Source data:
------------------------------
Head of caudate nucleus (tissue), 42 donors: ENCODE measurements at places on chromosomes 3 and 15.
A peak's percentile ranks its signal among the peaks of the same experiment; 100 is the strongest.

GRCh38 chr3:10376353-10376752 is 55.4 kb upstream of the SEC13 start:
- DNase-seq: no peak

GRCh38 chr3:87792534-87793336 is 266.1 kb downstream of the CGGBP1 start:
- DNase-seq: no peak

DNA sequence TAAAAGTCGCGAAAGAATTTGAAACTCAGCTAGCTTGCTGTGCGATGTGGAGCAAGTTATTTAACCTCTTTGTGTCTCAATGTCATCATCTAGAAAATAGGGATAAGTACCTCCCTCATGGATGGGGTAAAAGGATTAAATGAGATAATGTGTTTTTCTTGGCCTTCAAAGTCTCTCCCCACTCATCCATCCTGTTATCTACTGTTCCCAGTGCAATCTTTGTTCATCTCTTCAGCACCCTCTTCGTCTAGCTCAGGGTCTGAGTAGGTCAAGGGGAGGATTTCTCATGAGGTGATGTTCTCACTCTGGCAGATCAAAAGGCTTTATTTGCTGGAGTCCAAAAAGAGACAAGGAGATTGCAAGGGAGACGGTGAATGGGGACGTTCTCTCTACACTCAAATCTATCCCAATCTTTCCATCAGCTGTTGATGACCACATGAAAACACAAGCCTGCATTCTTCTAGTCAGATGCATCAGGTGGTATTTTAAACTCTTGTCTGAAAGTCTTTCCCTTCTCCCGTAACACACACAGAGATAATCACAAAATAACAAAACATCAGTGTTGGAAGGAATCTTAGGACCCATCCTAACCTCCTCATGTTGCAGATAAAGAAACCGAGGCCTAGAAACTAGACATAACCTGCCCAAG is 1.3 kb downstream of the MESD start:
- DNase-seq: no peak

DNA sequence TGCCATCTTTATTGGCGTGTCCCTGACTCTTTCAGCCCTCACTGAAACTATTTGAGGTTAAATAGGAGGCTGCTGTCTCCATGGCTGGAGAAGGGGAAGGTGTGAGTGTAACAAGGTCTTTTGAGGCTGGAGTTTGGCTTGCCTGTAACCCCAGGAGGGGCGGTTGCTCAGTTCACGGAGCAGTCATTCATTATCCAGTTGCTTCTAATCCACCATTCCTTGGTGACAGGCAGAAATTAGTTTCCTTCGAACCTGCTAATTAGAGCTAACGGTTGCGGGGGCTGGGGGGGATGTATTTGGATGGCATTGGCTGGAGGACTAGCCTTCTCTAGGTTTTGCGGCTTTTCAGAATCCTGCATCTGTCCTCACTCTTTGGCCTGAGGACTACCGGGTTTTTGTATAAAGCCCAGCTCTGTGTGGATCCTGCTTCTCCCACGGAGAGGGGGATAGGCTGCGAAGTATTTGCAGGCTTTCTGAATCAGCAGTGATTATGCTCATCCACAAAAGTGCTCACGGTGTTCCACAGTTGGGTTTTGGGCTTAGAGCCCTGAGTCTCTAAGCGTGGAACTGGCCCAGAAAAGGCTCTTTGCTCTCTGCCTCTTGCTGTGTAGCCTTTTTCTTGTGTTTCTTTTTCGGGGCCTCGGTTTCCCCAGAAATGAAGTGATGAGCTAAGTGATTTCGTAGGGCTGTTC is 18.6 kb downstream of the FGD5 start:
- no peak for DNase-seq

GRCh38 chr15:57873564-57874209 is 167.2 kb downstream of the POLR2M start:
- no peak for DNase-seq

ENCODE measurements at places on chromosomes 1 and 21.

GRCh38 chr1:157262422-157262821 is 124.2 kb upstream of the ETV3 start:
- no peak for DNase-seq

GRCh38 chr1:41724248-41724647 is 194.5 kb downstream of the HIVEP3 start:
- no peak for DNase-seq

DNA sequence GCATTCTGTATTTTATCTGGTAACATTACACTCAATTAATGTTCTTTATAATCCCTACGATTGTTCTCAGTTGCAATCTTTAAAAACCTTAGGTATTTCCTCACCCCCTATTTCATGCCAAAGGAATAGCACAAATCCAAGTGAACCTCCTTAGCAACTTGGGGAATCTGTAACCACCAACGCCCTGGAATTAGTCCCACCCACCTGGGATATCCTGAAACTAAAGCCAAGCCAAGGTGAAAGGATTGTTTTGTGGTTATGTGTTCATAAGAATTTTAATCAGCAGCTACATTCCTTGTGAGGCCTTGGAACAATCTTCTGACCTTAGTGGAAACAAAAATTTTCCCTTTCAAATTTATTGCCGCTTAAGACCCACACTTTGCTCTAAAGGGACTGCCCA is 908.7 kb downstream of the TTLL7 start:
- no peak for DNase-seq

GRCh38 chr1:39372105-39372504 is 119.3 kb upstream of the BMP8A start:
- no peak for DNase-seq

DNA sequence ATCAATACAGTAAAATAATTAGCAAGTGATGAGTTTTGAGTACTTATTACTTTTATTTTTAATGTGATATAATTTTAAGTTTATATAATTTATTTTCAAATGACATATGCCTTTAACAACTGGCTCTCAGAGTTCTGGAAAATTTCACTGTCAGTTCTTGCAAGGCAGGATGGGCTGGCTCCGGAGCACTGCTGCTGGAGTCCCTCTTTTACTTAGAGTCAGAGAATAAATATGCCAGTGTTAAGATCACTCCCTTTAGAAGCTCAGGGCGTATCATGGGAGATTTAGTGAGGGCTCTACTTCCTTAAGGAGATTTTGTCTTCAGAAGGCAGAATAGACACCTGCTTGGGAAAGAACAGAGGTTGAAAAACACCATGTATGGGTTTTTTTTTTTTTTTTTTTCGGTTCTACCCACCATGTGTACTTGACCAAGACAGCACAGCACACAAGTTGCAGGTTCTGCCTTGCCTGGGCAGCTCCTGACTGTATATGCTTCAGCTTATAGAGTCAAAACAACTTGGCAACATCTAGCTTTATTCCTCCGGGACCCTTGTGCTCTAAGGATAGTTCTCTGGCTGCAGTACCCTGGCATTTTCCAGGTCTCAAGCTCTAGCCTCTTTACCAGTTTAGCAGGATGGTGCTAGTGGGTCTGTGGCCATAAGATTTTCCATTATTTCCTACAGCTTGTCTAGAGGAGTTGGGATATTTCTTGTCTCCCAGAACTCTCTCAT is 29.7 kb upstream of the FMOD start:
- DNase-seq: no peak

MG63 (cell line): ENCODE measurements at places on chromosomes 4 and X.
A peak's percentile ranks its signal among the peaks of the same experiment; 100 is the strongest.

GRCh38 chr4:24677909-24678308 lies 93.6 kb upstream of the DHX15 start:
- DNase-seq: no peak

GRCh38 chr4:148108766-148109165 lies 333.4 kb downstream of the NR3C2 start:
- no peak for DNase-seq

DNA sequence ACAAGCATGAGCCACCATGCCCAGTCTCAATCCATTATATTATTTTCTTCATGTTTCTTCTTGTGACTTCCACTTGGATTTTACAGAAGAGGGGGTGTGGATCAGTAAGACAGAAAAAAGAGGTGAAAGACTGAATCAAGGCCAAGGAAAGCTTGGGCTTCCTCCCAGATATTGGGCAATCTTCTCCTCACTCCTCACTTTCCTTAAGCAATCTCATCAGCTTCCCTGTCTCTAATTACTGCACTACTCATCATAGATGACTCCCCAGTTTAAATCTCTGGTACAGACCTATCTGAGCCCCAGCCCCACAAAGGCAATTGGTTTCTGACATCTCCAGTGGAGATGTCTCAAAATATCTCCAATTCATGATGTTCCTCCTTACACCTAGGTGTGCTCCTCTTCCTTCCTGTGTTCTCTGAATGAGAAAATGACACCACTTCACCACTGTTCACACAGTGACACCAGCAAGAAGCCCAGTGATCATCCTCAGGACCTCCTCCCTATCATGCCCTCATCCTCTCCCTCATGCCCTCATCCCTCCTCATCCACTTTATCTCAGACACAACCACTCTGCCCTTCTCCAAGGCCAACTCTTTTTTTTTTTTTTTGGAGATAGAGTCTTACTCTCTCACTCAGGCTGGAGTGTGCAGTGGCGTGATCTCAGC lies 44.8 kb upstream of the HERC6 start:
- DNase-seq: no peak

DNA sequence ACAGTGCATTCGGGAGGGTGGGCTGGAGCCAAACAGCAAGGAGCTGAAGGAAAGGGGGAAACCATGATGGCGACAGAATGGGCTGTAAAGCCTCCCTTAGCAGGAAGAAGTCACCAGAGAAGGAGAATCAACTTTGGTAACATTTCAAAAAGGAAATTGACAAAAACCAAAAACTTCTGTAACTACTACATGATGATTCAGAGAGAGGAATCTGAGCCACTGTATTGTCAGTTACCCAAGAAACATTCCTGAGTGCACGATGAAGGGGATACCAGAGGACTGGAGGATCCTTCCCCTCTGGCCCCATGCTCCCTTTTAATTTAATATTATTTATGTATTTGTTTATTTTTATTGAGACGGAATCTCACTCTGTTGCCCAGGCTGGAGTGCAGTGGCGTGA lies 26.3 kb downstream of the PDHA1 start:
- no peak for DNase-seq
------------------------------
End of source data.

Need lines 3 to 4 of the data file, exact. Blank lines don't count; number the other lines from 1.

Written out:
GRCh38 chr3:10376353-10376752 is 55.4 kb upstream of the SEC13 start:
- DNase-seq: no peak